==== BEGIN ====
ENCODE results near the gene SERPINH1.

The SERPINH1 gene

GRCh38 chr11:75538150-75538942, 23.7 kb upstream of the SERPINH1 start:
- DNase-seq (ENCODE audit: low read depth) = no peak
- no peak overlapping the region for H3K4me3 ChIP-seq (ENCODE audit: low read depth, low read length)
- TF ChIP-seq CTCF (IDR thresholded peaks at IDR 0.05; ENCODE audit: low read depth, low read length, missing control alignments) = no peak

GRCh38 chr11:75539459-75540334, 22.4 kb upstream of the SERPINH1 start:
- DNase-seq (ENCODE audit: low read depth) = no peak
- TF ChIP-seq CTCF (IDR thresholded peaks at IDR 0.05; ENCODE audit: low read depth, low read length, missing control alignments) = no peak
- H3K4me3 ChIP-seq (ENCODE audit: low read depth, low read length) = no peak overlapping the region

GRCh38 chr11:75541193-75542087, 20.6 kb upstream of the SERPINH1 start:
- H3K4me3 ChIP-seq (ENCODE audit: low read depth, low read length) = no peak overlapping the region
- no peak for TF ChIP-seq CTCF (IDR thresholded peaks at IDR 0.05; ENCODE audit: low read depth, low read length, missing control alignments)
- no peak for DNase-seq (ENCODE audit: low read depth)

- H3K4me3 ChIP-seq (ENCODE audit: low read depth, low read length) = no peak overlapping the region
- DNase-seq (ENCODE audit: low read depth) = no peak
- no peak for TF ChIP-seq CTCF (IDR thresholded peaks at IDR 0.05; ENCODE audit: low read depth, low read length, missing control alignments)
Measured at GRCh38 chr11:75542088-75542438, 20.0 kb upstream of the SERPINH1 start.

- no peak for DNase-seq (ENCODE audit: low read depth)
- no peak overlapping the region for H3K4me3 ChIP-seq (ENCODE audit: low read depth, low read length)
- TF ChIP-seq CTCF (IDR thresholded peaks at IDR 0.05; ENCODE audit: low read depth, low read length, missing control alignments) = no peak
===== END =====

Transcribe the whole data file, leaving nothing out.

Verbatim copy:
ENCODE results near the gene SERPINH1.

The SERPINH1 gene

GRCh38 chr11:75538150-75538942, 23.7 kb upstream of the SERPINH1 start:
- DNase-seq (ENCODE audit: low read depth) = no peak
- no peak overlapping the region for H3K4me3 ChIP-seq (ENCODE audit: low read depth, low read length)
- TF ChIP-seq CTCF (IDR thresholded peaks at IDR 0.05; ENCODE audit: low read depth, low read length, missing control alignments) = no peak

GRCh38 chr11:75539459-75540334, 22.4 kb upstream of the SERPINH1 start:
- DNase-seq (ENCODE audit: low read depth) = no peak
- TF ChIP-seq CTCF (IDR thresholded peaks at IDR 0.05; ENCODE audit: low read depth, low read length, missing control alignments) = no peak
- H3K4me3 ChIP-seq (ENCODE audit: low read depth, low read length) = no peak overlapping the region

GRCh38 chr11:75541193-75542087, 20.6 kb upstream of the SERPINH1 start:
- H3K4me3 ChIP-seq (ENCODE audit: low read depth, low read length) = no peak overlapping the region
- no peak for TF ChIP-seq CTCF (IDR thresholded peaks at IDR 0.05; ENCODE audit: low read depth, low read length, missing control alignments)
- no peak for DNase-seq (ENCODE audit: low read depth)

- H3K4me3 ChIP-seq (ENCODE audit: low read depth, low read length) = no peak overlapping the region
- DNase-seq (ENCODE audit: low read depth) = no peak
- no peak for TF ChIP-seq CTCF (IDR thresholded peaks at IDR 0.05; ENCODE audit: low read depth, low read length, missing control alignments)
Measured at GRCh38 chr11:75542088-75542438, 20.0 kb upstream of the SERPINH1 start.

- no peak for DNase-seq (ENCODE audit: low read depth)
- no peak overlapping the region for H3K4me3 ChIP-seq (ENCODE audit: low read depth, low read length)
- TF ChIP-seq CTCF (IDR thresholded peaks at IDR 0.05; ENCODE audit: low read depth, low read length, missing control alignments) = no peak